Art patrons enjoying work by Kelly Porter. (Photo by Kelly Kuhn, courtesy Blue Gallery)
Evening “paint and sip” sessions have become a major source of income for small galleries worldwide. Participants enjoy the opportunity to become a player rather than spectator, have fun with friends and come home with a finished product — either hanging it on the wall as a conversation piece or hiding it in the closet afterwards — and the sense of accomplishment has people coming back. Experience-based art involvement has gained so much in popularity that last year Entrepreneur Magazine listed Painting With a Twist among its 50 fastest-growing franchises.
Similarly, encouraging lifelong learning and hands-on involvement within the arts is a relatively new mission for museums worldwide. Within the last decade, museums have chosen to involve the community in innovative and inspiring ways, and the Nelson-Atkins Museum of Art is no exception, offering courses year-round in watercolor, pastels, graphite and textiles, as well as themed courses relating to current exhibitions.
In the mood to get your hands dirty? Get inspired at Belger Art Center located at 2100 Walnut Street and then head over to Belger Crane Yard Studios at 2011 Tracy Avenue for year-round clay courses for adults including Friday and Saturday Date Night Classes, as well as four-week classes in clay. Adult clay courses include beginning wheel, figure sculpting, hand-building, glazing, and mold making.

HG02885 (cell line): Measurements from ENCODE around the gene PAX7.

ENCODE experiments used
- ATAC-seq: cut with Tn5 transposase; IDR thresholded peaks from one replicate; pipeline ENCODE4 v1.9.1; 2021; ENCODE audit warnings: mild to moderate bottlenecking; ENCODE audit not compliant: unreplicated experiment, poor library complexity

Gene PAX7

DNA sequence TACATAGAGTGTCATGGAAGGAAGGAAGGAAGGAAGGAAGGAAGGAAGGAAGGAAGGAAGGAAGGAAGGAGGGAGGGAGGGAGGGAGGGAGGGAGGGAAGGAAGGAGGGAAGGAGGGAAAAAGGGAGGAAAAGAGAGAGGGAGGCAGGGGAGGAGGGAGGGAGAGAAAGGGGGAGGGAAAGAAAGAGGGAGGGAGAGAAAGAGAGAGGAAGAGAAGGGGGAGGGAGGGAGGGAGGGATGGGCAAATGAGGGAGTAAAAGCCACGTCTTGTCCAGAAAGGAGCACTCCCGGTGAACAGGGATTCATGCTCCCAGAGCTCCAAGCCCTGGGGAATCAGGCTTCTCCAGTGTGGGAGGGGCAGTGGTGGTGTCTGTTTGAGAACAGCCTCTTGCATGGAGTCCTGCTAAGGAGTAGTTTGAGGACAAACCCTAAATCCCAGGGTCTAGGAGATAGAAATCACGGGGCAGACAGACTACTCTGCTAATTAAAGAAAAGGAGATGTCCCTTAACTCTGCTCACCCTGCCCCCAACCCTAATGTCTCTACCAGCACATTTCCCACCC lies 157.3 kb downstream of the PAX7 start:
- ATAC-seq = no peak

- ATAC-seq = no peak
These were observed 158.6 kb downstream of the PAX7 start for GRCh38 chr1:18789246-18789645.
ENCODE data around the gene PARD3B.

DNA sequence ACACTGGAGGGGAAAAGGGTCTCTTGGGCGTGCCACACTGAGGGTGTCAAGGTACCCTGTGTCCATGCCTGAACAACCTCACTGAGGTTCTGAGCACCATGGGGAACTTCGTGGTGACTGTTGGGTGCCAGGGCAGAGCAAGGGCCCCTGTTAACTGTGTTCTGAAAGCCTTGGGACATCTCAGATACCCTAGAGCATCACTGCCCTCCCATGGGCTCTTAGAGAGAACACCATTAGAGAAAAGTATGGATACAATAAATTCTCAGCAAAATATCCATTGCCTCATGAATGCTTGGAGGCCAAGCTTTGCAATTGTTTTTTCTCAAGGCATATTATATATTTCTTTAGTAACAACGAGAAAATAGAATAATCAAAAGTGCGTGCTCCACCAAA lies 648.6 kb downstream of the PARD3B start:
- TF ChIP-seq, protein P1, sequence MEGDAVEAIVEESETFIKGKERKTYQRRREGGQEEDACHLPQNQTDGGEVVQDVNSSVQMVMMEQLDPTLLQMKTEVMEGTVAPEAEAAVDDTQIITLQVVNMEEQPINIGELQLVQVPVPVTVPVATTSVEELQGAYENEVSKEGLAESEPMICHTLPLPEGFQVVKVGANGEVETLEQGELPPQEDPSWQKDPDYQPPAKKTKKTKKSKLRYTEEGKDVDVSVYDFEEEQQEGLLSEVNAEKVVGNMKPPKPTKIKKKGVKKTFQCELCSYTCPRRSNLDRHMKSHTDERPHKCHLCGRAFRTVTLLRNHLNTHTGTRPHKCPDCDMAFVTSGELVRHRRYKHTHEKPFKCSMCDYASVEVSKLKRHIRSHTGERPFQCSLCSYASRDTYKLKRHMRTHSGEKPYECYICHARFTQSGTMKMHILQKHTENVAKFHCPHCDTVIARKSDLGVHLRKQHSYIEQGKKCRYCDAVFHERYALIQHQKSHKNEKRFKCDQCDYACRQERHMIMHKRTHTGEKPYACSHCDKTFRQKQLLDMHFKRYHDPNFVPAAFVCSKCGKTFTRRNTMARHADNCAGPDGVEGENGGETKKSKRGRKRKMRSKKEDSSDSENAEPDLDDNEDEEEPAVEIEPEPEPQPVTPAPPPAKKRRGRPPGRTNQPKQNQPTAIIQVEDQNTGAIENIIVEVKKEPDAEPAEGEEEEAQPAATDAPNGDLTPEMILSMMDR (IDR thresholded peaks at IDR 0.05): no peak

The Kansas City Art Institute’s continuing education department offers an intense variety of courses including Art History, Ceramics, Drawing, Fiber Arts, Graphic Design, Mixed Media, Painting, Photography, Printmaking, Sculpture and Woodworking. Offered year-round and taught by working professionals who are oftentimes graduates of the Institute, you really couldn’t ask for more if you’re looking for an authentic art student experience.
Many working artists in Kansas City and beyond earn a living with a combination of educating and making. If you already have an artist that you follow, a beautiful window into their work can be taking a course. Not only do you get to enjoy the environment of a working artist’s studio, but you also have the opportunity to get to know more about their habits, tricks and techniques by spending time with him or her in a more familiar way.
While academic research surrounding the cognitive benefits of lifelong learning remains scarce, there is mounting evidence that continued intellectual engagement keeps depression at bay. Another benefit of your new commitment to the arts is that while you gain a new skill, your appreciation for artists’ work will deepen in the process. There is no better way to cement your newfound knowledge in ceramics, painting or sculpture than to visit one (or many) of Kansas City’s galleries with a friend and have a conversation about the work.